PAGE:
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Introducing time-bound key authentication for service accounts

We’re continually working to improve Google Cloud’s Identity and Access Management (IAM) capabilities to help secure and govern your cloud environment. When organizations need to grant external applications permission to access Google Cloud APIs and resources there are several options. While many customers have embraced our updated guidance for authentication that includes using Workload identity federation where possible, service account keys are still widely used for authenticating external apps.  

To help address security challenges that may arise from the use of service account keys, we are excited to introduce service account key expiry. With this capability, customers can now configure an Organization Policy at the organization, folder, and project level to limit the usable duration of new service account keys.

As companies run applications in Google Cloud, they rely on service accounts for day-to-day operations. These service accounts often have more privileged access than end-user identities, and provide access to workloads and applications in production environments. To help ensure operations are not interrupted, Google Cloud service account keys by default do not expire. 

However, not all environments or workloads require a long key lifetime, and key leakage is similar to a password leak — anyone in possession of the key has access to the services and APIs it is authorized to access. Because use of service keys is so prevalent, developers often embed security keys in source code. 

If this code is inadvertently uploaded to public repositories, anyone who comes across the key can have access to the cloud resources it’s associated with — a significant security issue. This is where service account key expiry can help, said Antoine Castex, platform architect at L’Oreal: “We are using the new service account key expiry capability in Google Cloud, and it is helping us keep our projects and resources safe. This capability allows us to easily configure an expiration time for service account keys, significantly reducing risks around leaked and compromised keys,” said Antoine Castex.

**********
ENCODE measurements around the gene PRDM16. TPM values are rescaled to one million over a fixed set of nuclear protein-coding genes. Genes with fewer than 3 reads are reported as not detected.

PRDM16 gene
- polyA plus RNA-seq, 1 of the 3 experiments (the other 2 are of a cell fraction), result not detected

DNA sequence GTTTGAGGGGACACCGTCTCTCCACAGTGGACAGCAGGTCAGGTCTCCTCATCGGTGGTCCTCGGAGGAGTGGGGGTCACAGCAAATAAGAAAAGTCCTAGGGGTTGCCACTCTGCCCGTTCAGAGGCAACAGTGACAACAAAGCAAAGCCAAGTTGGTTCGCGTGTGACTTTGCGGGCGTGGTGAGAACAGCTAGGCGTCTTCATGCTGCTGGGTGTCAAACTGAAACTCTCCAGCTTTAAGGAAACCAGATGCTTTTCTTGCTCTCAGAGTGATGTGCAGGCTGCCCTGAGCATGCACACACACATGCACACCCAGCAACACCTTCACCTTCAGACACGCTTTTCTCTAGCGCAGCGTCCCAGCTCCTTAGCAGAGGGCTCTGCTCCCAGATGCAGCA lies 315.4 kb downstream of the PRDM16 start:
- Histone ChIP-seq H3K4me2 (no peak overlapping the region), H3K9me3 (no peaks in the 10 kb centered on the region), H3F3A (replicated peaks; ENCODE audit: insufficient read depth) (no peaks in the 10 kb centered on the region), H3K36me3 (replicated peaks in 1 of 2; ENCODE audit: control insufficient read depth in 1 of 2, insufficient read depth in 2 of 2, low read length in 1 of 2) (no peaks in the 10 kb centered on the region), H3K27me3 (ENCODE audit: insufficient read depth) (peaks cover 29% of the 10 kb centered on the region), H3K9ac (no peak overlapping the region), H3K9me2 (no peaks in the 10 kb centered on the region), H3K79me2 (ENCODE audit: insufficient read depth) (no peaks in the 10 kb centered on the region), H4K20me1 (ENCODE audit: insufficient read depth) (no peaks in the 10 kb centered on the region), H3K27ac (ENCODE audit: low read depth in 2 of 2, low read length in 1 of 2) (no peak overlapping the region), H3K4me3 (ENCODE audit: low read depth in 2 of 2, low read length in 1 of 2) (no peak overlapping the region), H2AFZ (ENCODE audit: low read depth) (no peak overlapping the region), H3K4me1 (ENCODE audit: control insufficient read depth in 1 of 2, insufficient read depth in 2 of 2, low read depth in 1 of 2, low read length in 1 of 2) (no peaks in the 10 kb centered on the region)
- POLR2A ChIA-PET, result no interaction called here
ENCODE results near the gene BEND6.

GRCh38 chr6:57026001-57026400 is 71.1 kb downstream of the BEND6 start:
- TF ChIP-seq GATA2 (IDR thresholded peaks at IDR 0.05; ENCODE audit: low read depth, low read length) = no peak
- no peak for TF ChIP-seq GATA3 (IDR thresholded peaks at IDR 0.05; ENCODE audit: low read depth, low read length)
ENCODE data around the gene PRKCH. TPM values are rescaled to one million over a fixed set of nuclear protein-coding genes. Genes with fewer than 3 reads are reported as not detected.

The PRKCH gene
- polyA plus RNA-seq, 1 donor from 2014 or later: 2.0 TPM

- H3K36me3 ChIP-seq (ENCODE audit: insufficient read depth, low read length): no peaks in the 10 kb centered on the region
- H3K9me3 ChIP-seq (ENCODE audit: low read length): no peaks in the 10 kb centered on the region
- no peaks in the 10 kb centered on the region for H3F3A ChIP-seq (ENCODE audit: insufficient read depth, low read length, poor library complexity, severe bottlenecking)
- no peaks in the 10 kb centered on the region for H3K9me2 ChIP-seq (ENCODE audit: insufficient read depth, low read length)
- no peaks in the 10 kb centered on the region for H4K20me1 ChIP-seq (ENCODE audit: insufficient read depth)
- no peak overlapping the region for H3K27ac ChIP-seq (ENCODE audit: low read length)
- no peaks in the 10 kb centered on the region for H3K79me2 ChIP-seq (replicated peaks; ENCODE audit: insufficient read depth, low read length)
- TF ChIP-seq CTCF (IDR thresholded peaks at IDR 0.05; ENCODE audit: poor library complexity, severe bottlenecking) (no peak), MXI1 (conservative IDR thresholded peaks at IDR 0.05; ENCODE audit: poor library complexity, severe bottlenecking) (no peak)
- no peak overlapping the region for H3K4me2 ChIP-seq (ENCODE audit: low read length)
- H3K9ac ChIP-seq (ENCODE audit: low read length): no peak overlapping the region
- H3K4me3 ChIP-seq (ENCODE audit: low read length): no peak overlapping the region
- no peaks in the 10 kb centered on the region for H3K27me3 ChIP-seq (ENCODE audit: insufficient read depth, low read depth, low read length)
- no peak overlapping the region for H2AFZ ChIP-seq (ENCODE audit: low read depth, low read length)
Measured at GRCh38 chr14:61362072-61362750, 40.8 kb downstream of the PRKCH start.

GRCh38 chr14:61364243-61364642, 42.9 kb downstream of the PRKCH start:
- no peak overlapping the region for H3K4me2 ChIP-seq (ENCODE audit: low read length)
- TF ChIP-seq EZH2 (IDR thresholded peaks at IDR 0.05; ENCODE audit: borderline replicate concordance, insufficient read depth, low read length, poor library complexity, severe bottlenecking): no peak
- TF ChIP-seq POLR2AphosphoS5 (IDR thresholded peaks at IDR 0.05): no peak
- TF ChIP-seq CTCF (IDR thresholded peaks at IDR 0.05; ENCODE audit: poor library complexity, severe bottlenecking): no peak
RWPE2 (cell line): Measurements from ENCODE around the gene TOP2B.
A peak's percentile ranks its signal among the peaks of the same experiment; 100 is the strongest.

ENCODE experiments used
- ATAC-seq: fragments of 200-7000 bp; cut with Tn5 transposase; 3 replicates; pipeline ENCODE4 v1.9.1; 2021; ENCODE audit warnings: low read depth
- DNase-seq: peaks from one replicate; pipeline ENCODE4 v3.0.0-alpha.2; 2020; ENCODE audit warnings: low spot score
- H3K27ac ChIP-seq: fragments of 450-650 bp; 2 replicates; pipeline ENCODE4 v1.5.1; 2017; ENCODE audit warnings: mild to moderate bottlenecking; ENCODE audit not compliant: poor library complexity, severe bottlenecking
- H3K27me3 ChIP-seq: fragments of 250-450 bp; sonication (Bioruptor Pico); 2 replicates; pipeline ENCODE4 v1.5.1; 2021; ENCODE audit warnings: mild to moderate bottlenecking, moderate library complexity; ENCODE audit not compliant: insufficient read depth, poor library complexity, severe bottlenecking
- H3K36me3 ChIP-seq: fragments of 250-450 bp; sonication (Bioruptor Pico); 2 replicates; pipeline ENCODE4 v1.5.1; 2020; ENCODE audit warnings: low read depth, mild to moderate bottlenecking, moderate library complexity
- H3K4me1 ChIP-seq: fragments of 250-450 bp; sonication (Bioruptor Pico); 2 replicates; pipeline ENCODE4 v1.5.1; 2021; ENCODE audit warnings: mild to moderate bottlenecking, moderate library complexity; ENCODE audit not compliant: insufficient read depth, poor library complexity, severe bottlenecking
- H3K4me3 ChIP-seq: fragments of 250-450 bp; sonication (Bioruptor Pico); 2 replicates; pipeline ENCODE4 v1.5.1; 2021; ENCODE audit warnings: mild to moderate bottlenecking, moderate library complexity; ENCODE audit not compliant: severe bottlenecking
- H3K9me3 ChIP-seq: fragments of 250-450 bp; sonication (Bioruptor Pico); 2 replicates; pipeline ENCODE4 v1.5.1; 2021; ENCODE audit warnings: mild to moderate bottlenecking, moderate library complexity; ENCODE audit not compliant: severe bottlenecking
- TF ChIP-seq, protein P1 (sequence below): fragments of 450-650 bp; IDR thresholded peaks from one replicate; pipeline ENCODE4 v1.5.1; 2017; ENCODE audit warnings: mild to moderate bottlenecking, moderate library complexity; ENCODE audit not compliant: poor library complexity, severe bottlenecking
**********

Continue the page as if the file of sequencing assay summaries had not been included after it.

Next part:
Service account keys in production environments

Service account key expiry can significantly improve the security posture of any organization using account keys. However, because developers are so used to long-lived keys, changing the default configuration to include expiry can lead to unintended outages that can be difficult to troubleshoot. 

Because of this, we recommend using this feature in certain scenarios such as when developers are building code in a non-production environment for an application that can only authenticate with service account keys or using a 3rd party tool that can only authenticate with service account keys. For more advanced organizations that have service account keys disabled already using Organization Policy, this feature can also act as an exception process to allow usage of keys for a limited time without changing their organization’s security policy.

If you want to set up key rotation for your service account keys in your organization, we recommend you monitor keys using cloud asset inventory instead of using key expiry to avoid potential outages. This will allow you to send warning notifications to developers when a key is about to expire and it is time to rotate the key. Alternatively, you can consider embedding the key rotation process into the developer’s workflow by leveraging tools like HashiCorp Vault

How to setup Service Account Key Expiry

Setting up key expiry is straightforward. As an organization administrator, you can go to the organization policy page and find the constraint with the ID “constraints/iam.serviceAccountKeyExpiryHours”.

You can then click “Edit” and configure a custom allow policy for a duration of (8h, 24h, 168h, 336h, 720h, 1440h, or 2160h) with policy enforcement set to “Replace”. Once this is configured, all new service account keys under the organization/folder/project will use this expiration period.

How to get started

You can get started using the service account key documentation. To learn more about service accounts you can watch this video primer and refer to our Service Accounts overview guide.

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